Press Release
February 8, 2014

Drilon: Congress to push for priority economic bills on attracting investments, ensuring economic integrity

The 16th Congress is set to work on ways to streamline numerous tax incentives for businesses and tighten consumer protection as part of its legislative package that is geared towards encouraging investors, scaling up the business climate, enhancing market competition, and creating job opportunities, among others, Senate President Franklin M. Drilon said.

Drilon, who met with House Speaker Feliciano Belmonte to firm up the legislative agenda, said emphasis would be given to economic measures that "will maximize the country's potential business strengths, and ensure the nation's macroeconomic and fiscal sustainability and enhance the overall Philippine climate for greater business competition and foreign investments."

"More investments can translate to the provision of more jobs and economic opportunities for our citizenry which is our concern here," he stressed.

Up for discussion in Congress are measures calling for a Consolidated Investments and Incentives Code of the Philippines, and a bill proposing the Tax Incentives Management and Transparency Act.

"There is a need to reassess and harmonize our numerous fiscal and non-fiscal incentives and subsidies to foreign and local investors to avoid overlapping and redundant incentives to cut unnecessary revenue loss," explained Drilon.

If approved, such bills will enable better handling of the country's fiscal incentives for its investors, thus ensuring a business-friendly environment, which maintains the effective flow of appropriate taxes into public coffers- to everyone's benefit, he noted.

Similarly, Congress is expected to deal with measures that will amend existing tax laws on mining activities in the country: "There is a need to study the practice of mining-intensive countries where higher excise taxes have not dissuaded investments at all, while making funding for government projects bigger."

The country's legislators will also address loopholes in the Built-Operate-Transfer law, Cabotage law, and EPIRA.

"There is a need to fine tune the BOT law to close some policy gaps and make them aligned with the Public-Private Partnership (PPP) scheme, in order to encourage the exploration of more effective forms of PPP projects, to allow healthier competition, and to fix interconnectivity issues," Drilon explained.

"Similarly, we must amend the Cabotage law to allow foreign-registered vessels to engage in coastwide trade in the country, thereby opening the market to competition, bringing down transportation costs by sea, and enabling the country to fully utilize supply chain products," he further said.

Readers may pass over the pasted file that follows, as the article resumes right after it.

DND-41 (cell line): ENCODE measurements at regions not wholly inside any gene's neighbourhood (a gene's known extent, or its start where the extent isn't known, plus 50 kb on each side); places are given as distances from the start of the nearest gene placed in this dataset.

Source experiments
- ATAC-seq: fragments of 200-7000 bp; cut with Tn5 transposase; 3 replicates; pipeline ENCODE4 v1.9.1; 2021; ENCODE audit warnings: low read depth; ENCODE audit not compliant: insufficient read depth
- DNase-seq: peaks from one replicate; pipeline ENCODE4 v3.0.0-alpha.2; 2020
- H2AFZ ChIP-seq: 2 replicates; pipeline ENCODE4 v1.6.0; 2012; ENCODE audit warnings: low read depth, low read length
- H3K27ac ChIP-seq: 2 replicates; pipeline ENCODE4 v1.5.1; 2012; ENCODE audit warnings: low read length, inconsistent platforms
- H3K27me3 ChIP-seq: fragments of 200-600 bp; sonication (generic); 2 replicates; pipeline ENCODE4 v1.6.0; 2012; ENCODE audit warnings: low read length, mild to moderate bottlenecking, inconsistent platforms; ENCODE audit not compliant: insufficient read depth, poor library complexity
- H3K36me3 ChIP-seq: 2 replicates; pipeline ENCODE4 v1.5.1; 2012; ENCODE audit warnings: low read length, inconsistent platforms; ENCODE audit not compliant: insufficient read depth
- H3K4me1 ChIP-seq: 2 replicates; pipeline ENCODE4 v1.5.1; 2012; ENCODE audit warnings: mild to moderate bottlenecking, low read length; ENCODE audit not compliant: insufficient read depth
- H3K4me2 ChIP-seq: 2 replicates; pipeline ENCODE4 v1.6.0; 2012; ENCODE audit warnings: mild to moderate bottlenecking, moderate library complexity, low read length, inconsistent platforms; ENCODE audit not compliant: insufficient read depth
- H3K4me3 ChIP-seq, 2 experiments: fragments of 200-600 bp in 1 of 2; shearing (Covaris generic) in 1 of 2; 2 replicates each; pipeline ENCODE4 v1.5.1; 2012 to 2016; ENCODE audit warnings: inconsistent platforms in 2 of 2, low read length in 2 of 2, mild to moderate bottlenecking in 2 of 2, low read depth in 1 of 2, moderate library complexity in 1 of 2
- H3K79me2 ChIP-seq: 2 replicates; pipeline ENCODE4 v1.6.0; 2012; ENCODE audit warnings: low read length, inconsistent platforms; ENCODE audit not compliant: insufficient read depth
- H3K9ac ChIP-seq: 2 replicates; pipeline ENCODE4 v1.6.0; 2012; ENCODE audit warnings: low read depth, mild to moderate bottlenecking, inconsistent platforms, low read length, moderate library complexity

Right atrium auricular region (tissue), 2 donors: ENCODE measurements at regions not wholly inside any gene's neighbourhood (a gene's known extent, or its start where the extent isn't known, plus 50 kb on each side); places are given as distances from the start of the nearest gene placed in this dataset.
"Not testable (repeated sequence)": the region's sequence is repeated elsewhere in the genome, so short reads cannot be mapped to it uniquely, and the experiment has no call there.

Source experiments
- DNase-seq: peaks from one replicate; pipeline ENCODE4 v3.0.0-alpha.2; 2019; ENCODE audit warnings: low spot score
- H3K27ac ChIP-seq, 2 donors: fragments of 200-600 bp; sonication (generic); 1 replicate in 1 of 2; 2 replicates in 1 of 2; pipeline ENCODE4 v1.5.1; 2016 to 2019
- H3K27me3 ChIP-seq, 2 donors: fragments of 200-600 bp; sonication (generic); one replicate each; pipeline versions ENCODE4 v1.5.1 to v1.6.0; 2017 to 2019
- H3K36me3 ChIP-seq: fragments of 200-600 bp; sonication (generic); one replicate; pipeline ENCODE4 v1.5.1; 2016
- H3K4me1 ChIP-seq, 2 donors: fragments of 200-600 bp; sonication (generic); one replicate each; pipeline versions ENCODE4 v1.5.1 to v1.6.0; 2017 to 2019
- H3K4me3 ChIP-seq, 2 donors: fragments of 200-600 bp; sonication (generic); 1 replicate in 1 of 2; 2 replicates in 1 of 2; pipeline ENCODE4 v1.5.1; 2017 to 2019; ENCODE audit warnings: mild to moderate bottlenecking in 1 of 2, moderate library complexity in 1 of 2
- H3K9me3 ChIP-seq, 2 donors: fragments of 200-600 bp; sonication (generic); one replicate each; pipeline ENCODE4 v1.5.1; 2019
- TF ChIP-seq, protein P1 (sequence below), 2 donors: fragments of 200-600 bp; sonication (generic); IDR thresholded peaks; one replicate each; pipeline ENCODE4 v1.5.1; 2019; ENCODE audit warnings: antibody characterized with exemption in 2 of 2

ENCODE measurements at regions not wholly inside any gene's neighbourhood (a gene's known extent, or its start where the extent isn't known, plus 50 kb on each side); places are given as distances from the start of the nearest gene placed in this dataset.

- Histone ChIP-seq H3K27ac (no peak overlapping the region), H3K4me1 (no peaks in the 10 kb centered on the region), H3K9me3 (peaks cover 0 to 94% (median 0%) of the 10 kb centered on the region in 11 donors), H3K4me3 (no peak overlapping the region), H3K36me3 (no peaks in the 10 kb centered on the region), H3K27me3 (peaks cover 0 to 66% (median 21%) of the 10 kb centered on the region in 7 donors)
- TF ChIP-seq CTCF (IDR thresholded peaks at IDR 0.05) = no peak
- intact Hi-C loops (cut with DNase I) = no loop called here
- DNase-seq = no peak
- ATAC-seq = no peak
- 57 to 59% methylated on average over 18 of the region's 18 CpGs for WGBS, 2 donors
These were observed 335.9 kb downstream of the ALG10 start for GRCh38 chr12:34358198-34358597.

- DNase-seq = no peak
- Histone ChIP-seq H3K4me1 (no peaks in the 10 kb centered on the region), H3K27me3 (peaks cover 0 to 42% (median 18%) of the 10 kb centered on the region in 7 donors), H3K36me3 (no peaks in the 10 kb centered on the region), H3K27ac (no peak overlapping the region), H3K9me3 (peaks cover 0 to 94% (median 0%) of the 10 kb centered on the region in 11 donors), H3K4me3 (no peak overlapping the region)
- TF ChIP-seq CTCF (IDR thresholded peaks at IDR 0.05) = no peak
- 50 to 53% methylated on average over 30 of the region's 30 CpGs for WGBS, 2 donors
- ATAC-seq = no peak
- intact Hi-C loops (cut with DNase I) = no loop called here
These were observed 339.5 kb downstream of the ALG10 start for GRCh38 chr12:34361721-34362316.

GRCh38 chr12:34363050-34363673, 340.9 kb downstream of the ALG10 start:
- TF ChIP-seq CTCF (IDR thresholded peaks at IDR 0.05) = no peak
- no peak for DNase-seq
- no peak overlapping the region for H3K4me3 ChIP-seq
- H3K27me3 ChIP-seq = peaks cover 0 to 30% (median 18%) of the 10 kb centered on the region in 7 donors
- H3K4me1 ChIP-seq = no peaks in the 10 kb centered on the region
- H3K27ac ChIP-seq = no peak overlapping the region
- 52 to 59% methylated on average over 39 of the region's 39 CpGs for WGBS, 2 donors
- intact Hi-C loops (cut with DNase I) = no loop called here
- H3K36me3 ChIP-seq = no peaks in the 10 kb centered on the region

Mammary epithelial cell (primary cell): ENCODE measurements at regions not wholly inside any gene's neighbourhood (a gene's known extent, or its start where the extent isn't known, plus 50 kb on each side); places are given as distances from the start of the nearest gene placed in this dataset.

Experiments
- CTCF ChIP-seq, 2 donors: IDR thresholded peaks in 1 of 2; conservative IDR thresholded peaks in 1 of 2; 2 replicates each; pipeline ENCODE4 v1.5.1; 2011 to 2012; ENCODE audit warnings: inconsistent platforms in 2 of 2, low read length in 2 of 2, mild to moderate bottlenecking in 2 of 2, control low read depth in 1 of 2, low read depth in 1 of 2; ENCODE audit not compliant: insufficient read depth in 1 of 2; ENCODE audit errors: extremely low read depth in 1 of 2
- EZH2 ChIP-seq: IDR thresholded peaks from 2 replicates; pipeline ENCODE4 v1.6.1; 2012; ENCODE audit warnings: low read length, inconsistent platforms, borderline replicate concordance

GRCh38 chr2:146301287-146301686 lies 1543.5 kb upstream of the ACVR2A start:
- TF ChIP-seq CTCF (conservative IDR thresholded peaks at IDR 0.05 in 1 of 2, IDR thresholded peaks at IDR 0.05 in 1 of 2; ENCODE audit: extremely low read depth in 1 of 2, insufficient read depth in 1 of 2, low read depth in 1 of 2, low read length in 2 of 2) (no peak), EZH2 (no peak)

"Also of importance is the amendment to the EPIRA to find ways to address the woes of our people with regard to the high electricity rates, which the EPIRA was supposed to address," the Senate chief stressed.

Government institutions related to finance and the economy are also in the line for massive reforms - bills filed in the current Congress propose amendments of BSP to solidify its supervisory and regulatory powers, while more than one priority bill has gunned for the systemic overhaul of the Bureau of Customs.

"We are looking at restructuring important institutions to halt the economic damage from rampant money laundering, smuggling and other financial crimes in the country," said the senator.

However, the Senate leader said that they "have not forgotten our overarching goal of making the economic growth we aspire for to be inclusive of most possible socio-economic sectors."

He then pointed to measures in the priority list calling for a Consumer Protection Act, an Anti-Trust Act, and the promotion of micro, small and medium enterprises as development institutions across the country.

"We have to remember that economic progress is only good if it leads to improved social and economic conditions for the citizenry. We have made sure that while we are striving for policies that focus on long-term macroeconomic gains, there even stronger efforts to uplift depressed sectors, and uphold the financial interests of the everyday Filipino," Drilon concluded.

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